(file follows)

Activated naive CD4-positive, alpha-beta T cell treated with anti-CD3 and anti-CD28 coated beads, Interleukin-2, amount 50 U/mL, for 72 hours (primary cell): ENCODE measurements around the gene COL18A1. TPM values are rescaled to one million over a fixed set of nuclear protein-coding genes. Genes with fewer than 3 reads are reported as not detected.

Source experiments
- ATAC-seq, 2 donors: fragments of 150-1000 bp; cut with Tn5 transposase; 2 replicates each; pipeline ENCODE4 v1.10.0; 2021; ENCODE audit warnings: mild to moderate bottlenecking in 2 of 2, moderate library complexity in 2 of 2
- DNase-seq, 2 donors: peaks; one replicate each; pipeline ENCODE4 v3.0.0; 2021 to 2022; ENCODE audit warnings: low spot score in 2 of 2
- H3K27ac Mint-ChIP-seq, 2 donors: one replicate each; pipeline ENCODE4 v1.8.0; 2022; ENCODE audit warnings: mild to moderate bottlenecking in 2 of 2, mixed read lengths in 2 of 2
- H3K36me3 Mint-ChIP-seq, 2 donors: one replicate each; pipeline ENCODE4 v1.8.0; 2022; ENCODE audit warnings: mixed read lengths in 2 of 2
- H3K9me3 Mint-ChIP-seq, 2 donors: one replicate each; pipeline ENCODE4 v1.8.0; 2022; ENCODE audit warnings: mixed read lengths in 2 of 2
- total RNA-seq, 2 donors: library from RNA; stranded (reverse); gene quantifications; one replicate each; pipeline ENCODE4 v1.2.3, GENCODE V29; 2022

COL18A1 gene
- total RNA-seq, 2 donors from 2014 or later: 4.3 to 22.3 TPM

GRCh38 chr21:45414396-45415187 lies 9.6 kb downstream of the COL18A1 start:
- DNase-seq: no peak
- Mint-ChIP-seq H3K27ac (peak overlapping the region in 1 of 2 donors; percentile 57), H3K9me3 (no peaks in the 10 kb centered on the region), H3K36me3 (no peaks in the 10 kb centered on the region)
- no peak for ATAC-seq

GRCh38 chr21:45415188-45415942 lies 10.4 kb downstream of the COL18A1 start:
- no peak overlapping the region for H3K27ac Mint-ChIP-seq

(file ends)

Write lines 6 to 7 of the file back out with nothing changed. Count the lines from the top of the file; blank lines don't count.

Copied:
- H3K36me3 Mint-ChIP-seq, 2 donors: one replicate each; pipeline ENCODE4 v1.8.0; 2022; ENCODE audit warnings: mixed read lengths in 2 of 2
- H3K9me3 Mint-ChIP-seq, 2 donors: one replicate each; pipeline ENCODE4 v1.8.0; 2022; ENCODE audit warnings: mixed read lengths in 2 of 2